Small business overconfident of ability to survive IT disasters

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Small business overconfident of ability to survive IT disasters

Bill Goodwin

Small and medium-sized businesses are over-confident about their readiness to survive a flood, fire or other disaster that disabled their IT systems, a survey of 1600 organisations claims.

More than 80% of firms say they are satisfied with their disaster recovery preparations. But the research by Symantec shows that half of the firms quizzed have experienced two outages in the last six months with virus and hacker attacks, power outages and natural disasters being the most common causes.

Customers of SMEs said that the disruptions cost an average of £9000 a day, with 40% lasting 8 hours or more. One third of them reported losing important data.

"SMEs don't realise the impact their outages have on customers, particularly when they have tools at their fingertips to help them be prepared to deal with disasters," said Andrew Douglas, VP of small businesses at Symantec.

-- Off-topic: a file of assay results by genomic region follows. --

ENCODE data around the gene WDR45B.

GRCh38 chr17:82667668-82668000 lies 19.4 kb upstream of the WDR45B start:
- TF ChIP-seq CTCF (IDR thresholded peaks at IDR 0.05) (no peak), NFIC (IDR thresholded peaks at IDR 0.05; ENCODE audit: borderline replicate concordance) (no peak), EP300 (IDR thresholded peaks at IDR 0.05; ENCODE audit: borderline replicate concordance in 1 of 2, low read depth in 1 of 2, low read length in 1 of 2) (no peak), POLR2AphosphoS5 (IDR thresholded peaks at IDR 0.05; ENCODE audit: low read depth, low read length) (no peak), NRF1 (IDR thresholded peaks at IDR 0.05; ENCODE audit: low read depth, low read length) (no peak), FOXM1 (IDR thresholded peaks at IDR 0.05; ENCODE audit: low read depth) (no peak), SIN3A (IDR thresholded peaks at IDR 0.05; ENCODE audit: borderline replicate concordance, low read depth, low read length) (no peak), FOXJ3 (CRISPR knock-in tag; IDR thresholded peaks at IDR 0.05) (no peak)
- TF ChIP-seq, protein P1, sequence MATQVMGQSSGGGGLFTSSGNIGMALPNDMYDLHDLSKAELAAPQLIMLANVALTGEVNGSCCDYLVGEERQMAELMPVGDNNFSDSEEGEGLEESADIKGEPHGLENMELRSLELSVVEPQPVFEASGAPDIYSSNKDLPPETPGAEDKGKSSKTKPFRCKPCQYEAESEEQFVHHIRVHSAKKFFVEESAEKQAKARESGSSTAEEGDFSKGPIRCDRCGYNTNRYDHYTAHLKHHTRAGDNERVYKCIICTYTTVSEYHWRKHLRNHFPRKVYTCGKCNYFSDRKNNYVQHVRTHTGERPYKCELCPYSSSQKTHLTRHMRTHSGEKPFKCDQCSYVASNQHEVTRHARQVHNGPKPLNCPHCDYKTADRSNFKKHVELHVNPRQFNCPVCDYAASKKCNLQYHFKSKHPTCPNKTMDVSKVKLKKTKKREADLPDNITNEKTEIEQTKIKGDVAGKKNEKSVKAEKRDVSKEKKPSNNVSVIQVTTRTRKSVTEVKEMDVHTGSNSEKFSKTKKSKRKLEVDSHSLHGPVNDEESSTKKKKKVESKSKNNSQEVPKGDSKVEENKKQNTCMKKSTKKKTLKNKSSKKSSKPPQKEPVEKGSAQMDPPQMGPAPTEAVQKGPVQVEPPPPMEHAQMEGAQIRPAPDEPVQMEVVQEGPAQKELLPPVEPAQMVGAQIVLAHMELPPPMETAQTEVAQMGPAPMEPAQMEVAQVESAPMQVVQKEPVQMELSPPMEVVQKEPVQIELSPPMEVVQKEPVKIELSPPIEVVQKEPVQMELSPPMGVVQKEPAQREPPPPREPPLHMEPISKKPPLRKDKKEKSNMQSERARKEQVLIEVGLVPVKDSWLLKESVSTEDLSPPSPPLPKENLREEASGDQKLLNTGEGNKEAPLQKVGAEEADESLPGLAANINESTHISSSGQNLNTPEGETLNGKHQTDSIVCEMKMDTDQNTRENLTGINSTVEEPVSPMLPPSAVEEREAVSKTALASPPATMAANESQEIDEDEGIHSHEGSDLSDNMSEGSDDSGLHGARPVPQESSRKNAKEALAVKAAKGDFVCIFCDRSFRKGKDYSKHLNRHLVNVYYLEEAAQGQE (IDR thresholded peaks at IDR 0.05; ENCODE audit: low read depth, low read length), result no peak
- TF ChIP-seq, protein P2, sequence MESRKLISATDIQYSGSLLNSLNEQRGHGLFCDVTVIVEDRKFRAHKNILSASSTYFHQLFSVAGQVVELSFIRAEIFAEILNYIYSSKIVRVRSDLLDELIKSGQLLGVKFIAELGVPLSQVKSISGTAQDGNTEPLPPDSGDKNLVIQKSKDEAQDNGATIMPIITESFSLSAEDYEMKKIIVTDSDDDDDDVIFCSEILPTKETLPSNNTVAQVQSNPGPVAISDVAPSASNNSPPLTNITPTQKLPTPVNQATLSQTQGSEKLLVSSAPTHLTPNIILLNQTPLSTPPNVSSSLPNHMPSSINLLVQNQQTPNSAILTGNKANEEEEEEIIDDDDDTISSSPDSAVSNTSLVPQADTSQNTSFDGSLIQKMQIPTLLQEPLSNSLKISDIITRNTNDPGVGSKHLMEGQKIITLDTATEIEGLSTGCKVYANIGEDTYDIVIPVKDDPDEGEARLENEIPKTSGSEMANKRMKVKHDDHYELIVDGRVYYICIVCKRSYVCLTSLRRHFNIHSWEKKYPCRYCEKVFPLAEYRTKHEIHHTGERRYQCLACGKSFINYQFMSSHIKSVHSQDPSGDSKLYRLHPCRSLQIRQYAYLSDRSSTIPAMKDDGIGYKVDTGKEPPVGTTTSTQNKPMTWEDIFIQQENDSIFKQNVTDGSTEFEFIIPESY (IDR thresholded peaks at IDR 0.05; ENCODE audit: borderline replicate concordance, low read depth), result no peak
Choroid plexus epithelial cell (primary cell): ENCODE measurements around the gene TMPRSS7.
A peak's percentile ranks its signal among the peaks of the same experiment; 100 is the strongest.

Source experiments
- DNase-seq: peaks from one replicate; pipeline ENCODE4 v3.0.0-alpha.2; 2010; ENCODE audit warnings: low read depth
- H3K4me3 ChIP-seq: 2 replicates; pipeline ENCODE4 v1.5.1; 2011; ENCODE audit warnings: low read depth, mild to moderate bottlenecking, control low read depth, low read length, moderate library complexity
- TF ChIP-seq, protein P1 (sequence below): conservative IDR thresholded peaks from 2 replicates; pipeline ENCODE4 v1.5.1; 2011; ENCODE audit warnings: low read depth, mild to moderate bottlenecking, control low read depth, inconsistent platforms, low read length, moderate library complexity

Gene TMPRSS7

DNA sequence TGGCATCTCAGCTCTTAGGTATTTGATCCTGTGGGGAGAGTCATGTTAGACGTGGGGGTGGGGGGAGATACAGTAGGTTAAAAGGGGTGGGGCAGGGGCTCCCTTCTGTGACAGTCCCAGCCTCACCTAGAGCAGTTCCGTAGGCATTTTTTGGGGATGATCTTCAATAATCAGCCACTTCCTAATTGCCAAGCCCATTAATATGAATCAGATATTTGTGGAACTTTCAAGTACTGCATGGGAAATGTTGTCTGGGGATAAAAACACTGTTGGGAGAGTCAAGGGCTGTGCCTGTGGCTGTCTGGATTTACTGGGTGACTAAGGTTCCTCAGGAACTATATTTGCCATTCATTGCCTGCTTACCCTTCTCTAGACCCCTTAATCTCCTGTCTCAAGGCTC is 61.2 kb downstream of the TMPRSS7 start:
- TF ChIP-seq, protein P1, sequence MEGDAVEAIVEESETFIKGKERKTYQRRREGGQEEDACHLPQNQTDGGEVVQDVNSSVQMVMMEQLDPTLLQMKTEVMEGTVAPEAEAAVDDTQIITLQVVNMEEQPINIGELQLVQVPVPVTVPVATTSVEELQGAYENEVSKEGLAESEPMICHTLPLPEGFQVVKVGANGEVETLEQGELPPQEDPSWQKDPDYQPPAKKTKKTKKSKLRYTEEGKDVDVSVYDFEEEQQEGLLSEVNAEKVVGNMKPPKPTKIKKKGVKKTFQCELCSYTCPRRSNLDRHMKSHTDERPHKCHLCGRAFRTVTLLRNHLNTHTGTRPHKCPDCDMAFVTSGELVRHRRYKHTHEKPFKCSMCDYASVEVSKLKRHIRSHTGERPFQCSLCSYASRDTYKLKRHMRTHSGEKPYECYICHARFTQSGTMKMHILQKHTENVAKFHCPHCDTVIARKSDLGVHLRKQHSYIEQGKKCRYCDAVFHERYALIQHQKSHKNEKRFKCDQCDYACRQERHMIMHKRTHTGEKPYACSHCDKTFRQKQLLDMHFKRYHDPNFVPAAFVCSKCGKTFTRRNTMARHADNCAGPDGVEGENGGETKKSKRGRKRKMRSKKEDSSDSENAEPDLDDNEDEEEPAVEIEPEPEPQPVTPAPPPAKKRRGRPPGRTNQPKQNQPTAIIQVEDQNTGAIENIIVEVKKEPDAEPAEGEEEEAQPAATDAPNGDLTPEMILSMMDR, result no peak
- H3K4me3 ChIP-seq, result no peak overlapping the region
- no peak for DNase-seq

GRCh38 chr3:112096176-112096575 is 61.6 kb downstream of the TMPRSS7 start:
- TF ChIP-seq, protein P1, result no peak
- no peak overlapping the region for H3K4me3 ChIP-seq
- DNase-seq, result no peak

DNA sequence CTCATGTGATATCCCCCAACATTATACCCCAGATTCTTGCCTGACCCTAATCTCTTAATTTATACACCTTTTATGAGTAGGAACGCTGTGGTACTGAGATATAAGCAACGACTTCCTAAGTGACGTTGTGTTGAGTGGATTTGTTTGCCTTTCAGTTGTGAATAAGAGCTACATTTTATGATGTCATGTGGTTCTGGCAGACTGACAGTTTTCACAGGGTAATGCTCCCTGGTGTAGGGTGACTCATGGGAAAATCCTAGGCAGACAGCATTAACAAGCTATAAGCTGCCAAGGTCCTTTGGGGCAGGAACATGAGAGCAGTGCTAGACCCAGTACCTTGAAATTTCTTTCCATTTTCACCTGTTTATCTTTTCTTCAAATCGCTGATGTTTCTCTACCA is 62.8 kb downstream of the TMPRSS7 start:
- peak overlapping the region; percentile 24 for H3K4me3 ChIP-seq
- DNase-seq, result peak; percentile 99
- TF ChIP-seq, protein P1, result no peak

Only 12% of small and medium size companies back up their data daily, and on average small firms back up only 70% of their customer and business data.

More than half the small and medium sized companies said they would lose 30% of their data if their computing systems were wiped out by a fire.

The survey showed that SMEs wrongly believe their customers will be understanding if their computer systems are disrupted. Fewer than half believe their customers will consider moving their business to competitors.

But the survey shows that 45% of SME customers have switched suppliers because they feel their computer systems were unreliable. All of the customers questioned said that IT downtime would damage their perception of a supplier.

Some 66% of SMEs said they did not have a disaster plan in place, but of those 90% said they would create one within the next 6 months.

Disaster recovery plans under budget pressure.

Symantec's 10 essentials for disaster recovery


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